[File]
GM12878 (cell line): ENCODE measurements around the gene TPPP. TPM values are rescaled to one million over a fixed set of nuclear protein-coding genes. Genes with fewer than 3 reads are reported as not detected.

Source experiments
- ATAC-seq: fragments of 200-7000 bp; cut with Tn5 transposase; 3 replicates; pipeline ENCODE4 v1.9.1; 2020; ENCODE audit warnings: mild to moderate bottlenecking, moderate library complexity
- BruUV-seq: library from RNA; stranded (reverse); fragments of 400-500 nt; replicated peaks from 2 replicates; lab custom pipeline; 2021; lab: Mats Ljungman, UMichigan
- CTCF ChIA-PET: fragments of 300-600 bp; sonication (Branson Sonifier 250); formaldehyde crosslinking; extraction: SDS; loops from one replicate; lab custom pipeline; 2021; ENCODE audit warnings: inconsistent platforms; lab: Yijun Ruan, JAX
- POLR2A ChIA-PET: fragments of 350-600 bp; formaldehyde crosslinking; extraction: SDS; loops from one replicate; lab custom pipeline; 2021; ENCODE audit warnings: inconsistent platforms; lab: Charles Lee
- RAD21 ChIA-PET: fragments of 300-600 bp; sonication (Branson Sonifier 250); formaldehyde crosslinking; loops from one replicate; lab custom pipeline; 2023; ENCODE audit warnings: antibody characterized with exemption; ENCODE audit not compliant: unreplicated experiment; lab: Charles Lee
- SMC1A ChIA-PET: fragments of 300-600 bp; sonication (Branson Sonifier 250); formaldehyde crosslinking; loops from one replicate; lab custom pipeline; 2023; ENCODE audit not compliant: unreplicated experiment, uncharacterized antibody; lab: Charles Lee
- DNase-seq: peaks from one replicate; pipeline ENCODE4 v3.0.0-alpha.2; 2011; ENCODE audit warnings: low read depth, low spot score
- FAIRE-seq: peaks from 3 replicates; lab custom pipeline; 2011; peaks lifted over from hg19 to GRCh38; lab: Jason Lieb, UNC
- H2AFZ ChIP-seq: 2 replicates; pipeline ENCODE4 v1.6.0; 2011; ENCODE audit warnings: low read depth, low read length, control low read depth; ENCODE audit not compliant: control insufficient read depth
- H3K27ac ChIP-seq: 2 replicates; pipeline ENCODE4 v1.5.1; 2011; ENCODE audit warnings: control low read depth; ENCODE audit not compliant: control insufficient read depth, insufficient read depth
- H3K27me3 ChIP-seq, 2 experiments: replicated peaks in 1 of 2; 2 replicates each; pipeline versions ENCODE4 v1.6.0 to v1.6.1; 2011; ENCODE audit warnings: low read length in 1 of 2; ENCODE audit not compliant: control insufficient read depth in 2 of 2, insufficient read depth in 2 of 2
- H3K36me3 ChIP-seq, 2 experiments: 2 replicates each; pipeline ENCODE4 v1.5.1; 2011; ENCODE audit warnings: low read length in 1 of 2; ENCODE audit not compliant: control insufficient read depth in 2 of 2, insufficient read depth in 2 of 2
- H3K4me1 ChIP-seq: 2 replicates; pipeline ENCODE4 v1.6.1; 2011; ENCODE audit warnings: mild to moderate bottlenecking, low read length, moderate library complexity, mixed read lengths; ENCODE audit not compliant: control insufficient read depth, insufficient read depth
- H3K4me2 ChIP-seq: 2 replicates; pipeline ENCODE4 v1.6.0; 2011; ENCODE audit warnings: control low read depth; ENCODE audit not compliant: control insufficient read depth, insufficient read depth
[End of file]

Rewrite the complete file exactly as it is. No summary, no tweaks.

GM12878 (cell line): ENCODE measurements around the gene TPPP. TPM values are rescaled to one million over a fixed set of nuclear protein-coding genes. Genes with fewer than 3 reads are reported as not detected.

Source experiments
- ATAC-seq: fragments of 200-7000 bp; cut with Tn5 transposase; 3 replicates; pipeline ENCODE4 v1.9.1; 2020; ENCODE audit warnings: mild to moderate bottlenecking, moderate library complexity
- BruUV-seq: library from RNA; stranded (reverse); fragments of 400-500 nt; replicated peaks from 2 replicates; lab custom pipeline; 2021; lab: Mats Ljungman, UMichigan
- CTCF ChIA-PET: fragments of 300-600 bp; sonication (Branson Sonifier 250); formaldehyde crosslinking; extraction: SDS; loops from one replicate; lab custom pipeline; 2021; ENCODE audit warnings: inconsistent platforms; lab: Yijun Ruan, JAX
- POLR2A ChIA-PET: fragments of 350-600 bp; formaldehyde crosslinking; extraction: SDS; loops from one replicate; lab custom pipeline; 2021; ENCODE audit warnings: inconsistent platforms; lab: Charles Lee
- RAD21 ChIA-PET: fragments of 300-600 bp; sonication (Branson Sonifier 250); formaldehyde crosslinking; loops from one replicate; lab custom pipeline; 2023; ENCODE audit warnings: antibody characterized with exemption; ENCODE audit not compliant: unreplicated experiment; lab: Charles Lee
- SMC1A ChIA-PET: fragments of 300-600 bp; sonication (Branson Sonifier 250); formaldehyde crosslinking; loops from one replicate; lab custom pipeline; 2023; ENCODE audit not compliant: unreplicated experiment, uncharacterized antibody; lab: Charles Lee
- DNase-seq: peaks from one replicate; pipeline ENCODE4 v3.0.0-alpha.2; 2011; ENCODE audit warnings: low read depth, low spot score
- FAIRE-seq: peaks from 3 replicates; lab custom pipeline; 2011; peaks lifted over from hg19 to GRCh38; lab: Jason Lieb, UNC
- H2AFZ ChIP-seq: 2 replicates; pipeline ENCODE4 v1.6.0; 2011; ENCODE audit warnings: low read depth, low read length, control low read depth; ENCODE audit not compliant: control insufficient read depth
- H3K27ac ChIP-seq: 2 replicates; pipeline ENCODE4 v1.5.1; 2011; ENCODE audit warnings: control low read depth; ENCODE audit not compliant: control insufficient read depth, insufficient read depth
- H3K27me3 ChIP-seq, 2 experiments: replicated peaks in 1 of 2; 2 replicates each; pipeline versions ENCODE4 v1.6.0 to v1.6.1; 2011; ENCODE audit warnings: low read length in 1 of 2; ENCODE audit not compliant: control insufficient read depth in 2 of 2, insufficient read depth in 2 of 2
- H3K36me3 ChIP-seq, 2 experiments: 2 replicates each; pipeline ENCODE4 v1.5.1; 2011; ENCODE audit warnings: low read length in 1 of 2; ENCODE audit not compliant: control insufficient read depth in 2 of 2, insufficient read depth in 2 of 2
- H3K4me1 ChIP-seq: 2 replicates; pipeline ENCODE4 v1.6.1; 2011; ENCODE audit warnings: mild to moderate bottlenecking, low read length, moderate library complexity, mixed read lengths; ENCODE audit not compliant: control insufficient read depth, insufficient read depth
- H3K4me2 ChIP-seq: 2 replicates; pipeline ENCODE4 v1.6.0; 2011; ENCODE audit warnings: control low read depth; ENCODE audit not compliant: control insufficient read depth, insufficient read depth